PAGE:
In Japan, the grid frequency is 50 Hertz in Eastern Japan (Tokyo, Yokohama and other northern area), and 60 Hertz in Western Japan. They cannot easily transfer power between the regions because the links do not have the capacity so they have more trouble with varying electricity demands and supplies than they should have.

This could be solved with technology that Japan also have (Hitachi makes FACTS, and HVDC links) or standardising, but, they cannot decide to go for one of the frequency standards for whatever, politics, probably, and they won't buy the HVDC links because, probably, it is a lot cheaper to just standardise.

The same happens in Sweden, but for different reasons. The people who own Sweden likes cheap power for their mining and smelters in the North. They get that from hydroelectic power plants. They like to keep it that way so when the electrical market was created, "somehow", no new North-South link capacity was built even though "The Market" should have magicked that up.

Their "solution" is similar, to push for nuclear power in the South, knowing damn well that even if they manage to build this thing, all that "cheap and abundant" power is immediately going to be sucked right up into the EU Markets, while Northern electricy prices stays exactly the same, because the power that cannot be transferred cannot be sold in "The Market".

It takes 15-30 years to build a new nuclear power plant, so that is 15-30 years where "we don't have to do anything inconvenient because The Solution is riiight around the corner, any day now, just these small cracks in some castings."

Delay and distract (and old people, pining for their good old days) is "the game" behind the sudden interest in nuclear power, nobody important cares that it won't work and it cannot work - because of the Morons, who will, inevitably, end up in key positions all over the supply chain, management and in operations.

fajensen

Re: Excellent news

Apparently we have enough "waste" in storage in the UK to supply all our lecky needs for a century

And a pile of it is still sitting in the basement of THORP. One could go and clean it up right now - except we won't - because leaving piles of shit for the grandchildren and taxpayers is just what people will do. Always.

Even IF the technology worked "as it says on the tin", people will soon find ways to skim off the top, defer scheduled maintainance, use dodgy parts and materials instead of the expensive stuff, hire morons for the operations, and suddenly (if it doesn't cook off):

"We" are France - all our Glorious Nuclear Future sitting, stuck, at 0.4 generating capacity due to all manner of problems generally caused by mismanagement and systems decay, ERF going bankrupt and bailed out by the generous taxpayers as always.

Nuclear proponents and communists share the same idea that their garbage ideas can work because This Time we will find the perfect people, the perfect organisation and the perfect tech to run it. And each time it goes to shit, it was because "other people and it wasn't done right"!

Modeling software spins up plans for floating wind turbines

fajensen

Re: Rickover rolling over.

So what is so fantastic with a floating nuclear power station.

It can sink and it will corrode even faster than a standard nuclear power plant?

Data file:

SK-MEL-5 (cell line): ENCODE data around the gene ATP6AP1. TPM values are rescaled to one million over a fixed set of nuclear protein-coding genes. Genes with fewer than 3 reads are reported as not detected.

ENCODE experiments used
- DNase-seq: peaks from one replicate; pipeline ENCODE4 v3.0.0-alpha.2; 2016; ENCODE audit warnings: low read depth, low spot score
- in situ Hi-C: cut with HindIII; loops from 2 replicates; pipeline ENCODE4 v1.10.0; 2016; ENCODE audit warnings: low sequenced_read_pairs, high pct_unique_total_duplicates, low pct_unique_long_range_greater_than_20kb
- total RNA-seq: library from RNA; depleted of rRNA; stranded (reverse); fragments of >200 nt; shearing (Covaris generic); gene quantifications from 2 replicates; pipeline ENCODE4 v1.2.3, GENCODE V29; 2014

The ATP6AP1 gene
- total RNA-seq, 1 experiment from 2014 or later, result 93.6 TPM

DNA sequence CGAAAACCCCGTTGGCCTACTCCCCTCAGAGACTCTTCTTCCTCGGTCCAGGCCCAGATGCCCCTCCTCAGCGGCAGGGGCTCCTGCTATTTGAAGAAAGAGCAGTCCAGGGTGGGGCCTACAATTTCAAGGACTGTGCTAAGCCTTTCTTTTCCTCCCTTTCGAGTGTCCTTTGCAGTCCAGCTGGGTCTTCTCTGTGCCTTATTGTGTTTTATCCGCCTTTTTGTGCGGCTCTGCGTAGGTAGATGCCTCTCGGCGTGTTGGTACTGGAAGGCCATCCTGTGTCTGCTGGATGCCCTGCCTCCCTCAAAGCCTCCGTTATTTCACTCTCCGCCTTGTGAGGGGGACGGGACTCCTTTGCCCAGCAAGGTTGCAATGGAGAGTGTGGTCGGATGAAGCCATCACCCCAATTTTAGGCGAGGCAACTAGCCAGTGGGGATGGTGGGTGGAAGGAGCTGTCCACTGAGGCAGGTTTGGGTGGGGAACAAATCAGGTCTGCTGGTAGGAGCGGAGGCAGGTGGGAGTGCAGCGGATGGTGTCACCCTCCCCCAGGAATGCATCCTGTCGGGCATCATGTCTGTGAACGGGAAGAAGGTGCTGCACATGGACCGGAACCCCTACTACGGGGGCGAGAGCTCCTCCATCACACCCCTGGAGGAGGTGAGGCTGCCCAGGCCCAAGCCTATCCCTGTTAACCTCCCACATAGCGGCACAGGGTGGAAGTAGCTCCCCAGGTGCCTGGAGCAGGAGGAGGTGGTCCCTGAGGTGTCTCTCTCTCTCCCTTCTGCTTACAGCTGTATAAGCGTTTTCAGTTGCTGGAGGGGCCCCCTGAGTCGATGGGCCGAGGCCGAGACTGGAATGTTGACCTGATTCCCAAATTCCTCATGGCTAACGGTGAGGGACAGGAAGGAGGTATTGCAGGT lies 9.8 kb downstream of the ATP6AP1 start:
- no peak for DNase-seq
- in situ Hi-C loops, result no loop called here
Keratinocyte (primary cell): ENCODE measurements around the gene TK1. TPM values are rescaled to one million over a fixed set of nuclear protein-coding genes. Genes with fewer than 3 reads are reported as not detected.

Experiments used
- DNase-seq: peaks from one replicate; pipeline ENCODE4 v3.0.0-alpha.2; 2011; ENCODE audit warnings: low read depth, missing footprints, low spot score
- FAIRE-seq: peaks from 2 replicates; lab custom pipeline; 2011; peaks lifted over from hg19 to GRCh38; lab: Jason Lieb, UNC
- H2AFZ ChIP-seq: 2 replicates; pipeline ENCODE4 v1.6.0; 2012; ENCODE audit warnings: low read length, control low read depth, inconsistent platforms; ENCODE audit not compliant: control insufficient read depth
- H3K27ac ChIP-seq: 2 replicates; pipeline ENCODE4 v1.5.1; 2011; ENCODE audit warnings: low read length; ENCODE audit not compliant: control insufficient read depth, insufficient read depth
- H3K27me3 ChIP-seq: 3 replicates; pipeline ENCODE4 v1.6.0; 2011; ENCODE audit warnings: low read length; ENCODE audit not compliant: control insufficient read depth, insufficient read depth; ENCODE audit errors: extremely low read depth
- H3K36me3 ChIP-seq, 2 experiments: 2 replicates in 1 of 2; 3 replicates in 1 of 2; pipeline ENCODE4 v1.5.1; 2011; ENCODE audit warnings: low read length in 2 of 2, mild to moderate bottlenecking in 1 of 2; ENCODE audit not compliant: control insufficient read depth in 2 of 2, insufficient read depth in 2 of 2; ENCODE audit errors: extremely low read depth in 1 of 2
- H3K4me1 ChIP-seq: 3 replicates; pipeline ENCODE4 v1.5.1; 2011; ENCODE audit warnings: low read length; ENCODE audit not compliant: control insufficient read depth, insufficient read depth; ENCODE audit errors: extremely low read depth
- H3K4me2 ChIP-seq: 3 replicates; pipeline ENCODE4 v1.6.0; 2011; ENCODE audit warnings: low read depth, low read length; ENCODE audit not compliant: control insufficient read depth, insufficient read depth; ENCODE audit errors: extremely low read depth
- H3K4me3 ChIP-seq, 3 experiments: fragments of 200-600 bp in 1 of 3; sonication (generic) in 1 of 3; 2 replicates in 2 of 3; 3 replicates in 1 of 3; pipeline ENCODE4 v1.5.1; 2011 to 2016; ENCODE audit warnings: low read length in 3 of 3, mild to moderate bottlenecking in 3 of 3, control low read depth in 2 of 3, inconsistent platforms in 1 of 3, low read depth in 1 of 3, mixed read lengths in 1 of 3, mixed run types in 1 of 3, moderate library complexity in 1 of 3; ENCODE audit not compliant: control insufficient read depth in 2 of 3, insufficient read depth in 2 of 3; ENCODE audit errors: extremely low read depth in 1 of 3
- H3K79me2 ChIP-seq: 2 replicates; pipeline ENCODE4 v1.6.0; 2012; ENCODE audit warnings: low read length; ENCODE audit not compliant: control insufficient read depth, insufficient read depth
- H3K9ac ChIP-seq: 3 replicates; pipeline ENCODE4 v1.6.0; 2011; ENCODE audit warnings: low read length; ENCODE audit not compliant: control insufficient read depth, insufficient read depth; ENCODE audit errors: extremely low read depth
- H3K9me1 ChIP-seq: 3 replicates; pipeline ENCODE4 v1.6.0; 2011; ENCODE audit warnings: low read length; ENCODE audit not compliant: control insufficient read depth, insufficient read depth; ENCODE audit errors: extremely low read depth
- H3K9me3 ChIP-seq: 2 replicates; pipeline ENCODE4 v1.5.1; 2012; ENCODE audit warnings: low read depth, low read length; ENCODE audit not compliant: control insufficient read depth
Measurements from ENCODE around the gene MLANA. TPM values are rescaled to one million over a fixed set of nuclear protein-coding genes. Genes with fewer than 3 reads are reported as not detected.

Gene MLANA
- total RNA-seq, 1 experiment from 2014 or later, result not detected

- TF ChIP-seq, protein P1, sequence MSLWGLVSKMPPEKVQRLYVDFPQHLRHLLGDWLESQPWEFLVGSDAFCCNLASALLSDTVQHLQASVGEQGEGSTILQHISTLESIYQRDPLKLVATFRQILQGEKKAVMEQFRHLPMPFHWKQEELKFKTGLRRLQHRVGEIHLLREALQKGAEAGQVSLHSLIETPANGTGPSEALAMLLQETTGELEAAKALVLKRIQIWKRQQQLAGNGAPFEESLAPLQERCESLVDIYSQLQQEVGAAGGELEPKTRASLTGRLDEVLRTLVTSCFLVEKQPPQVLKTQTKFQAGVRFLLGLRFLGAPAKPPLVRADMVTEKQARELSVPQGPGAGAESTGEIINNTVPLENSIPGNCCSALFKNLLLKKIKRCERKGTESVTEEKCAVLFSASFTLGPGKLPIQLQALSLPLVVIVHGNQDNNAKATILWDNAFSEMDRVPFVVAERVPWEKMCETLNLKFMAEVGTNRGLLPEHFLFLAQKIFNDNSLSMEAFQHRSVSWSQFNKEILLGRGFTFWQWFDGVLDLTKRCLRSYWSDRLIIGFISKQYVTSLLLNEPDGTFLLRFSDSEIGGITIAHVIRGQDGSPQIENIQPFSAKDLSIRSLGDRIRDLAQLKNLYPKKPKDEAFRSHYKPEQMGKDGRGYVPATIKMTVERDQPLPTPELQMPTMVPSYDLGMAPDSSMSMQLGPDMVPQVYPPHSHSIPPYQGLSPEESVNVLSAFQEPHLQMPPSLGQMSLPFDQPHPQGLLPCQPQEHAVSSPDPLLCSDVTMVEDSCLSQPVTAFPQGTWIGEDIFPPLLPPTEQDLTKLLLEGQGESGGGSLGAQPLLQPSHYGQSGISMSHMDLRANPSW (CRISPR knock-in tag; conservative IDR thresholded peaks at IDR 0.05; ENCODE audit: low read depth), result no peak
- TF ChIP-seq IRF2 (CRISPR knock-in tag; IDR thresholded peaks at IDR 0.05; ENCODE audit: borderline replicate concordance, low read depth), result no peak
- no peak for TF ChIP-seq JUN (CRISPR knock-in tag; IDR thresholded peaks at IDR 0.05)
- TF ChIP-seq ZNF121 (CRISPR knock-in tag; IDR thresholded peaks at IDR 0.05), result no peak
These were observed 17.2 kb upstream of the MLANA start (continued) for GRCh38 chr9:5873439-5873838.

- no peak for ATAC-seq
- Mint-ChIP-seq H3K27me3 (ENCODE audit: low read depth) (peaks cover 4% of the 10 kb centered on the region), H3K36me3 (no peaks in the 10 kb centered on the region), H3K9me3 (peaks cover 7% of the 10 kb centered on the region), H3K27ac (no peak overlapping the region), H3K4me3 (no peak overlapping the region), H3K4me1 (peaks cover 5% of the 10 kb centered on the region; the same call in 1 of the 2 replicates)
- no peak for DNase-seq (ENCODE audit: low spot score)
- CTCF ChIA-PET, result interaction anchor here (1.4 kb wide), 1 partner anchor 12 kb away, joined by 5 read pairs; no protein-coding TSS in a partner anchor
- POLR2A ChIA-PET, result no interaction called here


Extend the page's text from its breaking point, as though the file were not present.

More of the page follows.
fajensen

Re: Rickover rolling over.

And when it cooks off, we get a FREE nature reserve!

UK launches 'consultation' with EU over exclusion from science programs

fajensen
Flame

Re: Liz Truss will Save us All

Yeah, but, Labour's Braniac will find a clever way to lose to the Crazy Cat Lady!

fajensen

For instance, with critical regulatory and safety agencies like EURATOM,

There is a competive advantage in writing the rules.

The UK specialists were very good at that and well respected for their work too. For example, most of REACH and the rules on recycleable plastics were written by the UK and I know people who work with these things that are not enthusiastic about Germany and France taking over.

fajensen

Re: Leaver whining!

I disagree. I think it would have been much more prudent to try to reform the EU from within

This is not possible when the UK and pretty much the rest of the EU disagrees on what the EU should become.

Two thirds of DNS queries for IPv6 hosts sent to Chinese resolvers fail, researchers find

fajensen

I think, in China, having you data oficially vetted is not only the kind of offer that you can't refuse but also a proposition that the clients must support with visible enthusiasm.

fajensen

Maybe the redirect into the Chinese security services just needs a bigger pipe?

Like Ubuntu, just a bit less hassle: Linux Mint 21 'Vanessa'

fajensen

I got one of those disk-dup'er jobbies.

So, now I buy a fresh SSD, duplicate the old disk to that, see how the upgrade goes, if theres anything I don't like, I reinstall from scracth and copy "/home" across from the old one.

fajensen

Re: Been using the Beta for a couple of weeks

Oh, yes. And the "Missing Locale Bug". The one that always comes up after a few kernel upgrades.

Each time, I think I should maybe try and dig into this for Glory, then I remember enthusiastically digging into why the printer suddenly didn't work and then I let that ancient evil be, less it rises and forces a reinstall from scratch to fix!

fajensen

Re: Been using the Beta for a couple of weeks

impossible to set it to UK, or if you do it ignores the selection and still spell checks incorrectly.

It is just striving to provide the same user experience that Microsoft Office so generously provides!